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Common Tree Shrew Tupaia glis
 

 

A long pointy snout

Photographed at forested area near NTU.

 

 

Interesting Facts: Tree shrews are small rodent-like arboreal mammals that can only be found in Southeast Asia. Because they can climb trees very well, you might think that they are squirrels. But they aren't. Tree shrews have a longer, pointy snout.

In the 1920s, based on findings on comparative studies of primate and shrew skulls, muscles, and reproduction systems, scientists proposed that tree shrews were actually related to primates, an early offshoot of the primate evolutionary tree. But these similarities are probably due to the facts that both creatures are adapting to life in the trees.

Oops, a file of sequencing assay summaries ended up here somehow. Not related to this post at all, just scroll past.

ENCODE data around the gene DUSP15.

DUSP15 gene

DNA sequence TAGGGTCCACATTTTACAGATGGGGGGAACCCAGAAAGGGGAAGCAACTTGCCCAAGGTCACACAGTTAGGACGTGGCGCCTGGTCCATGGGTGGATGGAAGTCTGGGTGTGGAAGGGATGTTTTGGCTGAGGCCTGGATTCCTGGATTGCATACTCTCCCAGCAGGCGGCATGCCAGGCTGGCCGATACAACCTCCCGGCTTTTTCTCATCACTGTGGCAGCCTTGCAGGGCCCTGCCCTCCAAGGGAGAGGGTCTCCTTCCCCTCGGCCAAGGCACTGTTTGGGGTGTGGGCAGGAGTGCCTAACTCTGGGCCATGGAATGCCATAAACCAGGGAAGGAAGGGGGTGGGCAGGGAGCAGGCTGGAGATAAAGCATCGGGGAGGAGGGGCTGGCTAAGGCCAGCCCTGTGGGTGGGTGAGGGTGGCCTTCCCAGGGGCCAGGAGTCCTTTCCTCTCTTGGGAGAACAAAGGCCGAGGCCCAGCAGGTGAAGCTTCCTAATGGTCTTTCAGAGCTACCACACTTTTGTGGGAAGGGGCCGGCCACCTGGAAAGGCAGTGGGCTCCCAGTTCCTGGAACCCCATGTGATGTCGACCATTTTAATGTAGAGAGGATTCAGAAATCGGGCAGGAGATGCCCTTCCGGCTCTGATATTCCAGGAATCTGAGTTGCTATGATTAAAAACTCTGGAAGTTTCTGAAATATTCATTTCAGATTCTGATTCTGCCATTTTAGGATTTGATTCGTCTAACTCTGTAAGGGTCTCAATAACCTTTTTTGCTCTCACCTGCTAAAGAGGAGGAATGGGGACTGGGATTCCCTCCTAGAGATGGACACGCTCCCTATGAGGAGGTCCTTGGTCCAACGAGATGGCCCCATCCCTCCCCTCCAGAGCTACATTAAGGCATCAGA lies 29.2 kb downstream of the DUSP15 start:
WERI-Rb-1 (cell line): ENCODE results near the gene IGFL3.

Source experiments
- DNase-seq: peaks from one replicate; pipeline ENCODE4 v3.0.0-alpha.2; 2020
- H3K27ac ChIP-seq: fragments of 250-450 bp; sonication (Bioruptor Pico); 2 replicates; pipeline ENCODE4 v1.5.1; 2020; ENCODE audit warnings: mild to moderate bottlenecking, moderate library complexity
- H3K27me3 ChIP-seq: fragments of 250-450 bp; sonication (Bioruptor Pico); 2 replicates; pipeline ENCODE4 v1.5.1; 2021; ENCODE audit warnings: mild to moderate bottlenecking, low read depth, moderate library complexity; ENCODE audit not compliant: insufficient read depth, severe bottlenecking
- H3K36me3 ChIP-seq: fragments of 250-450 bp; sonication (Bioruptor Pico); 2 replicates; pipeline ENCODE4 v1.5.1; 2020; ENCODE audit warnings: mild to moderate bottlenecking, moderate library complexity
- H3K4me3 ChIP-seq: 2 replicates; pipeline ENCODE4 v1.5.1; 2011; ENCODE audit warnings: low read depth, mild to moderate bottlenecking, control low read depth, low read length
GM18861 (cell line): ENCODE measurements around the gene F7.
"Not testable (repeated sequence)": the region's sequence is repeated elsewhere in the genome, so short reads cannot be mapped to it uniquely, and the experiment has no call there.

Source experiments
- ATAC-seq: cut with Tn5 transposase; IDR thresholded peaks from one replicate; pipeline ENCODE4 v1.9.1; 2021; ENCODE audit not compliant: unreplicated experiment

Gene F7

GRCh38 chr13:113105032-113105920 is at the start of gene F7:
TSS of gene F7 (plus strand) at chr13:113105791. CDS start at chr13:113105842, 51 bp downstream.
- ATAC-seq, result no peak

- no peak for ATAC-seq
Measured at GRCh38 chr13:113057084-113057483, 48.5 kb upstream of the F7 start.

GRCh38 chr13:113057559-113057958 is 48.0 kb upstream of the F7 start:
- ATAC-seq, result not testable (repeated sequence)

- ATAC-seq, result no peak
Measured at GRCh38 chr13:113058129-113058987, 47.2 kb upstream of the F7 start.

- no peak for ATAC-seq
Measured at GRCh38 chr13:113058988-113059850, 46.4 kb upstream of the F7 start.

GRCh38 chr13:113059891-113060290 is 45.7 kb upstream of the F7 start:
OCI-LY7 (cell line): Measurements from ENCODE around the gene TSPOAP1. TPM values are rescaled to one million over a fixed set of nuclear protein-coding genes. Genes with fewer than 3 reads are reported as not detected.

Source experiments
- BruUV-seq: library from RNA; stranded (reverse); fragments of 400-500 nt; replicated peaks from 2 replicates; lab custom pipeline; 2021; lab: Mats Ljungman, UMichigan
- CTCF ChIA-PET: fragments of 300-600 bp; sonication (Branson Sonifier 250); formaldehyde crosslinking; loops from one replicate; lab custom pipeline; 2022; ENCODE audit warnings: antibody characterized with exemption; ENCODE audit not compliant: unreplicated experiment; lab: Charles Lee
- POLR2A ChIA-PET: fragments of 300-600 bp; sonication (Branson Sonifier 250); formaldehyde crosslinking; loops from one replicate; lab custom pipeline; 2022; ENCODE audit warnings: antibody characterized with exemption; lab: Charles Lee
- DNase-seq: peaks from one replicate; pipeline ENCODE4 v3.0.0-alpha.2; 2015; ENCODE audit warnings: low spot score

So tree shrews have been variously classified as primates or insectivores before. But are now thought to be distinct from both and are placed in their own order, Scandentia.

The common tree shrew is arboreal but frequently hunts on the ground for insects and lizards. The young are reared in a nest separated from that of the mother and are suckled every other day.

They lives in permanent pairs. Tree shrews may live for between two to three years in the wild and display a strong degree of fidelity to their mates.

Size: Body 17.0-23.5 cm, Tail 17 - 24 cm.

Diet: Feeds on insectes found on fallen trees and branches and fruits.

Activity: Diurnal and arobreal.

Habitat: Forest habitat in Central Catchment Area.

Threats: Habitat destruction

References: A Field Guide to the Mammals of Borneo - J. Payne and Charles M. Francis.

Brookfield Zoo ( Chicago Zoological Society )

Encyclopedia of Mammals - E. Gould, G. McKay